Blinken says that the Arab countries do not want the conflict between Israel and Hamas to extend

CAIRO (Reuters) – U.S. Secretary of State Antony Blinken returns to Israel on Monday to talk “about the way forward” after several days of shuttle diplomacy among Arab countries that he said shared the United States’ determination to ensure Israel’s conflict with Israel. The Palestinian armed movement Hamas does not extend anywhere else in the region.

The top US diplomat arrived in Israel on Thursday – as it prepares for a ground offensive in the Gaza Strip in response to a deadly Hamas attack on civilians – and also visited Qatar, Jordan, Bahrain, the United Arab Emirates, Saudi Arabia and Egypt.

The conflict has raised international fears that it could spark a wider regional war, with Iranian Foreign Minister Hossein Amir Abdollahian warning on Sunday that “the hands of all parties in the region are on the trigger.”

“There is a determination in every country I have been to to make sure this conflict does not spread,” Blinken told reporters as he prepared to leave Cairo. “They are using their influence and their own connections to try to make sure that doesn’t happen.”

Behnken met with Saudi Crown Prince Mohammed bin Salman in Riyadh on Sunday, and then with Egyptian President Abdel Fattah al-Sisi in Cairo, where he received a frank assessment from Sisi of Israel’s response to the Hamas attack that killed 1,300 people.

Al-Sisi told Blinken in televised statements that the (Israeli) reaction went beyond the right to self-defense, and turned into collective punishment of 2.3 million people in Gaza.

Israel pledged to eliminate Hamas, which controls the Gaza Strip, after its fighters stormed Israeli towns eight days ago, shooting men, women and children and taking hostages in the worst attack on civilians in the country’s history.

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Israeli aircraft and artillery have already subjected Gaza to the heaviest bombardment it has ever seen, putting the Strip under a complete siege. Gaza authorities say more than 2,450 people were killed.

The United States works on deterrence

International diplomacy has focused on preventing the conflict from spilling over – especially into Lebanon. The United States is specifically trying to deter Iran, which supports Hamas and the Lebanese Hezbollah group. Hezbollah and Israel have already exchanged fire on the border over the past week.

Blinken said the United States has made clear that state and non-state actors should not exploit the situation.

He added: “We have backed these words with concrete actions, including the deployment of our two largest aircraft carrier battle groups to the region. This is not intended to provoke, but rather to deter.”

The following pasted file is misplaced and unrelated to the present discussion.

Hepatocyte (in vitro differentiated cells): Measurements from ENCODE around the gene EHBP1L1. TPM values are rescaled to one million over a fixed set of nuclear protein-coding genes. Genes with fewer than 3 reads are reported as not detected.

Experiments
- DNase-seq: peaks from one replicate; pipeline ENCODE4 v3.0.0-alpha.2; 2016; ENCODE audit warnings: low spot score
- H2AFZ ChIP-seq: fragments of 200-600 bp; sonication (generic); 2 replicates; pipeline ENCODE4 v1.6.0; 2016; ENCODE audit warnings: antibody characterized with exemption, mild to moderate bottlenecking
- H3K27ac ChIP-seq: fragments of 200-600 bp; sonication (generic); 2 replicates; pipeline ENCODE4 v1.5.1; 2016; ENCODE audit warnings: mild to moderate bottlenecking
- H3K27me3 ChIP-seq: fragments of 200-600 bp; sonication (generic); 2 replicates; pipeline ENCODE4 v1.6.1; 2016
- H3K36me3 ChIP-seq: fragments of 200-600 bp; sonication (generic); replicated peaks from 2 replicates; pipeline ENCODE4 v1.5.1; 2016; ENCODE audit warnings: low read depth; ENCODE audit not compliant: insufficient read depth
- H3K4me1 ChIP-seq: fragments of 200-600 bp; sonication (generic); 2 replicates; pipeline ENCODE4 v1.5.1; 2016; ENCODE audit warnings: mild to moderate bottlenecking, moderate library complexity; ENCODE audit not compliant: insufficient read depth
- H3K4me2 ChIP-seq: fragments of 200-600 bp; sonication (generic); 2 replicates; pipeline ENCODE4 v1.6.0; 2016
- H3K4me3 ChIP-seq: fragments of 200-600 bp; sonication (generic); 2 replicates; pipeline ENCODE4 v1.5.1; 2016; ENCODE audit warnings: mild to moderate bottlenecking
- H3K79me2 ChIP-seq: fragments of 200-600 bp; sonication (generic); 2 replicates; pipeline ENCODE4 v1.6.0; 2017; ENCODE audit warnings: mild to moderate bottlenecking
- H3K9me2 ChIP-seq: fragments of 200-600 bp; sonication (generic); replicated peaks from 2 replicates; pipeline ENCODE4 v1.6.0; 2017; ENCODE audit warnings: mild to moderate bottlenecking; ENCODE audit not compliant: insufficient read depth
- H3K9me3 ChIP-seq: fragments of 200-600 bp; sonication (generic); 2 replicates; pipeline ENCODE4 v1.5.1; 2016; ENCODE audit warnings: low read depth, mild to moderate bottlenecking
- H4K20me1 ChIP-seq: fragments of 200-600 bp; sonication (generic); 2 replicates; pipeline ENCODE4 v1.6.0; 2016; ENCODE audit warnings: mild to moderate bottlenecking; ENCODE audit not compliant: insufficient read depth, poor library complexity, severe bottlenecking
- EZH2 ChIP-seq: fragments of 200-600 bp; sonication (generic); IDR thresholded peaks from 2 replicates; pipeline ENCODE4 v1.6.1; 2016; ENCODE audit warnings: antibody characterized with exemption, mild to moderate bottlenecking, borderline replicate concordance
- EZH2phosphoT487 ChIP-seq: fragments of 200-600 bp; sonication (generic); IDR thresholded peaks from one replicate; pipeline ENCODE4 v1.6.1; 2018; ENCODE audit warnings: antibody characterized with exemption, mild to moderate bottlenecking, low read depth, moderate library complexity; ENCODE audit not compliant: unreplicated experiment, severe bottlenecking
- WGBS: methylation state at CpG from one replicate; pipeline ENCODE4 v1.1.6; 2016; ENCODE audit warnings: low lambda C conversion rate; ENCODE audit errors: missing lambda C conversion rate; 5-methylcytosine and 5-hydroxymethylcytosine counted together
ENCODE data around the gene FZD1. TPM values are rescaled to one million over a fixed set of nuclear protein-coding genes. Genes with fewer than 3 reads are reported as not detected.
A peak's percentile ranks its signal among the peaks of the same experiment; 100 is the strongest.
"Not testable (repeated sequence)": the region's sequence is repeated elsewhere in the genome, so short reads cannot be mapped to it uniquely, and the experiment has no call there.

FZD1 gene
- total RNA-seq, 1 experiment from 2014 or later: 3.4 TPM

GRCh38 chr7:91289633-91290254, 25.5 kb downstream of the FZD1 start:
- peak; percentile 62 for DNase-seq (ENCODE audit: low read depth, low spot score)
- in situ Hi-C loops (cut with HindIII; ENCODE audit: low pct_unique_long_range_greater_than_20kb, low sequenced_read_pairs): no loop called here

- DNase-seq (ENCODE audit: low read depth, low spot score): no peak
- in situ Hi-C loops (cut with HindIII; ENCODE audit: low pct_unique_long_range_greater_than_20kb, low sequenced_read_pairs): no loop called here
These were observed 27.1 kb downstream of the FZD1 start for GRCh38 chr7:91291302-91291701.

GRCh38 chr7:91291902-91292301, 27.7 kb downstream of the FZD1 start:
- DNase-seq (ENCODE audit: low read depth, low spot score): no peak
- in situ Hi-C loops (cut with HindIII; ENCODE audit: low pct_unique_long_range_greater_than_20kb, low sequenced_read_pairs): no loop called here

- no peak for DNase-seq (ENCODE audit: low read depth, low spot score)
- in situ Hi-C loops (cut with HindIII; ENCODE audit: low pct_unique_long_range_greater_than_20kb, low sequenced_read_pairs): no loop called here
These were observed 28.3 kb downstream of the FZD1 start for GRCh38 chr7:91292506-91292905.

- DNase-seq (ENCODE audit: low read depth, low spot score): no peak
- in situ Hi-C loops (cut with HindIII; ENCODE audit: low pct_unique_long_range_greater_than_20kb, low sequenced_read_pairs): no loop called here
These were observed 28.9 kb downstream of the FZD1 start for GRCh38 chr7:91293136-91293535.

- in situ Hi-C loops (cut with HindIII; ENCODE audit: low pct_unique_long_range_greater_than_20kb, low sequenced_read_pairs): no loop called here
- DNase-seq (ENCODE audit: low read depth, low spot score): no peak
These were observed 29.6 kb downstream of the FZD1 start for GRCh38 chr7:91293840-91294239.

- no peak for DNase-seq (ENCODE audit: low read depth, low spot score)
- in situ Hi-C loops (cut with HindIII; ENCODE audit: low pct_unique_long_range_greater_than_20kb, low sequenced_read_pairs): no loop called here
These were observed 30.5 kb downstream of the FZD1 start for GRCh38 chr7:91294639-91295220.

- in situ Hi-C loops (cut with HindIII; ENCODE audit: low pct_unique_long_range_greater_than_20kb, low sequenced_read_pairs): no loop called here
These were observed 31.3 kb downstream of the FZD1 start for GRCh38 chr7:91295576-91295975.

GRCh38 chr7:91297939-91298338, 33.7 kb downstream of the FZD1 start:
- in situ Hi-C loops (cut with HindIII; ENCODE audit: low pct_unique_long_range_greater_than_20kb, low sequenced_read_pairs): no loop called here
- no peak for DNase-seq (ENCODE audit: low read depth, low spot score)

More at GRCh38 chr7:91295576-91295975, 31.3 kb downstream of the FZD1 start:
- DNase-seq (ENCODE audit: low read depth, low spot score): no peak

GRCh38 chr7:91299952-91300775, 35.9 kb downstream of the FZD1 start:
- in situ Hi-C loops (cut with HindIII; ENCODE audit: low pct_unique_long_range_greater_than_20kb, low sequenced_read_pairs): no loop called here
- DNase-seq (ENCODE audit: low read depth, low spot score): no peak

“No one should do anything that would add fuel to the fire elsewhere,” Blinken added.

Before leaving for Cairo, Blinken described his talks with the Saudi Crown Prince, one of the most powerful leaders in the region, as “very productive.” A US official said the meeting lasted just under an hour.

The official Saudi Press Agency reported that the Crown Prince stressed during the meeting the need to find ways to stop the conflict and respect international law, including lifting the Israeli siege on Gaza.

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Blinken said in Cairo that the Rafah crossing between Egypt and Gaza will be reopened.

“We are now very actively engaged with countries in the region, with the United Nations and Israel, to make sure as much as possible that people can get out of harm’s way and that the help they need, the food, water and medicine can get in,” he said.

(Reporting by Humeira Pamuk, Aziz Al-Yaqoubi, Hatem Maher and Ahmed Tolba – Prepared by Muhammad for the Arabic Bulletin – Prepared by Muhammad Al-Yaqoubi for the Arabic Bulletin) Writing by Michelle Nichols. Edited by William Mallard, David Evans, Emilia Sithole-Matarese, Bill Berkrot, and Sandra Maler

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Humeyra Pamuk is a senior foreign policy correspondent based in Washington, DC. She covers the US State Department, and regularly travels with the US Secretary of State. During her 20 years with Reuters, she had postings in London, Dubai, Cairo and Turkey, where she covered everything from the Arab Spring and the civil war in Syria to several Turkish elections and the Kurdish insurgency in the country’s southeast. In 2017, she won the Knight-Bagehot Fellowship at Columbia University’s School of Journalism. She holds a bachelor’s degree in international relations and a master’s degree in European Union studies.

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